ADNOC to boost collaborations with Chinese energy, technology and chemical firms

ADNOC to boost collaborations with Chinese energy, technology and chemical firms
HE Dr Sultan Al Jaber, UAE minister of state and ADNOC Group CEO, listens as Charles Yang, Huawei Technologies' president of Middle East region explains the capabilities of Huawei's Intelligent Operation Centre, during a visit to the the Zhongguancun technology hub, in the Haidan District of Beijing.
Published: 31 January 2018 - 10 p.m.
By: Martin Menachery

HE Dr Sultan Al Jaber, UAE minister of state and ADNOC Group CEO, has held a series of meetings with government and corporate leaders in Beijing, focused on strengthening the strategic relationship between the UAE and China and deepening the partnerships between ADNOC and China's energy, chemical and technology sectors.

HE Dr Al Jaber met with Wang Yi, minister of foreign affairs of the People’s Republic of China and with Ning Ji Zhe, and vice chairman of China’s National Development and Reform Commission (NDRC), where business and economic relations between the UAE and China were discussed, including growing cooperation between the two countries in the technology, energy, chemical, investment and commercial sectors.

China is the UAE’s largest trading partner, with bilateral trade growing 800 fold, in the three decades since formal relations were established, to top $50bn per annum.

HE Dr Al Jaber highlighted the significant progress made in developing the close ties between the UAE and China and expressed the keen interest of the UAE leadership to further enhance those relationships.

Prior to his meeting with HE Wang YI, HE Dr Al Jaber met with senior officials from Huawei Technologies, a leading global information and communications technology (ICT) solutions provider, during a visit to the Zhongguancun technology hub, in the Haidan District of Beijing.

HE Dr Al Jaber said: “ADNOC’s focus on the application of advanced technology, in support of its 2030 growth strategy, is one area where China’s experience in developing artificial intelligence and predictive data, through companies such as Huawei, could be deployed to create additional value from its resources. ADNOC is keen to advance and lead the digitisation of the oil and gas industry.”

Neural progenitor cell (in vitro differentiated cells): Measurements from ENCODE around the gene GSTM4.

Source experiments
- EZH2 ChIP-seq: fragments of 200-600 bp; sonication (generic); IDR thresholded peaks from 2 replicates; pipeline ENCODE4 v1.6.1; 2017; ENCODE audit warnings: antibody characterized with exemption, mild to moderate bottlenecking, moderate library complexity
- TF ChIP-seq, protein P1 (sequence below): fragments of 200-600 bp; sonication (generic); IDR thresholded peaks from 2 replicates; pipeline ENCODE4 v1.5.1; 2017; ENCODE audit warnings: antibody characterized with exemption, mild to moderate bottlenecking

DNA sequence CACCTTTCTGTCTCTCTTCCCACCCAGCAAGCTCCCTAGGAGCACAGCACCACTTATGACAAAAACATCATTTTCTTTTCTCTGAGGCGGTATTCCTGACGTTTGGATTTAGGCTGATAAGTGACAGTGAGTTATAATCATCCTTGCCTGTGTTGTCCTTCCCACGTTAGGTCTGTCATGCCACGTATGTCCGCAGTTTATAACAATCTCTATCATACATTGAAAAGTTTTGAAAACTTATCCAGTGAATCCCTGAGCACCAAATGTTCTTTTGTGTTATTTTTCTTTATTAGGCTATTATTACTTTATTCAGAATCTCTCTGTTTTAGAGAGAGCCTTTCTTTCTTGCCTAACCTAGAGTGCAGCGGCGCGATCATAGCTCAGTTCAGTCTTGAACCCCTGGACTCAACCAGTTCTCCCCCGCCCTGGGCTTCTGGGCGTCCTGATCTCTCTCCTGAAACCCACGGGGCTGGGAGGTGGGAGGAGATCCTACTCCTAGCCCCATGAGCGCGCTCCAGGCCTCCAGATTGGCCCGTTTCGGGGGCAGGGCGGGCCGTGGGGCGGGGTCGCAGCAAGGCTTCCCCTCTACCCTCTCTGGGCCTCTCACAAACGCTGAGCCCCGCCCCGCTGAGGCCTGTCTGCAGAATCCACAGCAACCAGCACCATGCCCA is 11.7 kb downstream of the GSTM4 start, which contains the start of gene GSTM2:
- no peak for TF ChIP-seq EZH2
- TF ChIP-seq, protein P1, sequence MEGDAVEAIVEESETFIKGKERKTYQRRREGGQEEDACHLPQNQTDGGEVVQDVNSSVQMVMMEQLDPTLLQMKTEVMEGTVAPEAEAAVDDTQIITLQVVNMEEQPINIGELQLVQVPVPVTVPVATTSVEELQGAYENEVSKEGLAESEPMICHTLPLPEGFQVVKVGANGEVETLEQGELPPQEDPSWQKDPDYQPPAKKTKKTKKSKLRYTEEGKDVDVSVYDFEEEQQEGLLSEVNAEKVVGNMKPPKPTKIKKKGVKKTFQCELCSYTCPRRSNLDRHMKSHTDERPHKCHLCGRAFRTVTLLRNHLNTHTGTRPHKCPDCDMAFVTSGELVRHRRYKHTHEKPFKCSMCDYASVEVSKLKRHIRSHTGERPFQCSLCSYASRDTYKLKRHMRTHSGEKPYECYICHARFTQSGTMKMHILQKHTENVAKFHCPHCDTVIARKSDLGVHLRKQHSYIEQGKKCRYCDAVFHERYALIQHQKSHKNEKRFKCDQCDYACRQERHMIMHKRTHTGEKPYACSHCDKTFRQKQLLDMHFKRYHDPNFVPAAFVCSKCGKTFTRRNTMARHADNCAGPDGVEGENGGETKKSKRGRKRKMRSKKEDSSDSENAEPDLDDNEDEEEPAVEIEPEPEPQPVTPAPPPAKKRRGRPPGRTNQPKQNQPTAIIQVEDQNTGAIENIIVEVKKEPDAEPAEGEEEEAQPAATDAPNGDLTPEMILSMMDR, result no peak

As part of its transformation objectives, ADNOC is exploring how advanced technologies and applications, such as machine learning, neural networks, predictive data and artificial intelligence, could help enhance efficiency, productivity and profitability across the oil and gas value chain.

ADNOC launched its two digital command centres Panorama and Thamama in 2017, where data from its subsurface and surface operations is captured, analysed and incorporated to decision making.

During his visit, HE Dr Al Jaber also met with Wang Yilin, chairman of China National Petroleum Company; Frank Ning, chairman of Sinochem; Zengtai Liao, president of Wanhua Chemical Group; and Tu Guangshao, vice chairman and president, China Investment Corporation. Discussions focused on ADNOC’s expanded approach to partnerships and co-investment opportunities created by ADNOC’s 2030 growth strategy.

“China represents a key strategic partner for the UAE and the growing ties between Chinese companies and ADNOC is a testament to the depth and importance of the relationship,” said HE Dr Al Jaber. “We are keen to explore how ADNOC can continue to serve the growing demand for energy, and, in particular, for chemical and petrochemical products in China, as a key growth market.”

In the past year, China and the UAE have made a number of co-investments in the energy sector. In February 2017, China National Petroleum Corporation (CNPC) and China CEFC Energy were awarded minority stakes in the UAE's onshore oil reserves. And, in November of 2017, ADNOC and CNPC signed a framework agreement covering various areas of potential collaboration, including offshore opportunities and sour gas development projects.

Meanwhile, ADNOC is focused on market expansion in China and Asia, where demand for petrochemicals and plastics, including light-weight automotive components, essential utility piping and cable insulation, is forecast to double by 2040. China is the largest export customer in Asia for Borouge, a petrochemicals joint venture between ADNOC and Borealis, accounting for 1.2 million tonnes per year of polyolefins, equal to one third of its sales worldwide.

Group wide, as part of the 2030 strategy, ADNOC is undertaking a major downstream expansion aimed at tripling petrochemical production by 2025. More than 40% of a $109bn CAPEX programme will be directed at this goal over the next five years, as ADNOC builds out the Ruwais complex to create the largest refining and chemical site in the world. The company is also on track to expand crude capacity to 3.5 million barrels per day, so that ADNOC continues to be a reliable supplier of fuel as demand grows, particularly in Asia.

During his visit, HE Dr Al Jaber also met with Jin Li Qun, president of the Asian Infrastructure Bank (AIIB), as the UAE’s representative on the bank’s board of governors. He was briefed on the progress of the bank in funding infrastructure projects, as part of China’s ‘Belt and Road’ strategy.

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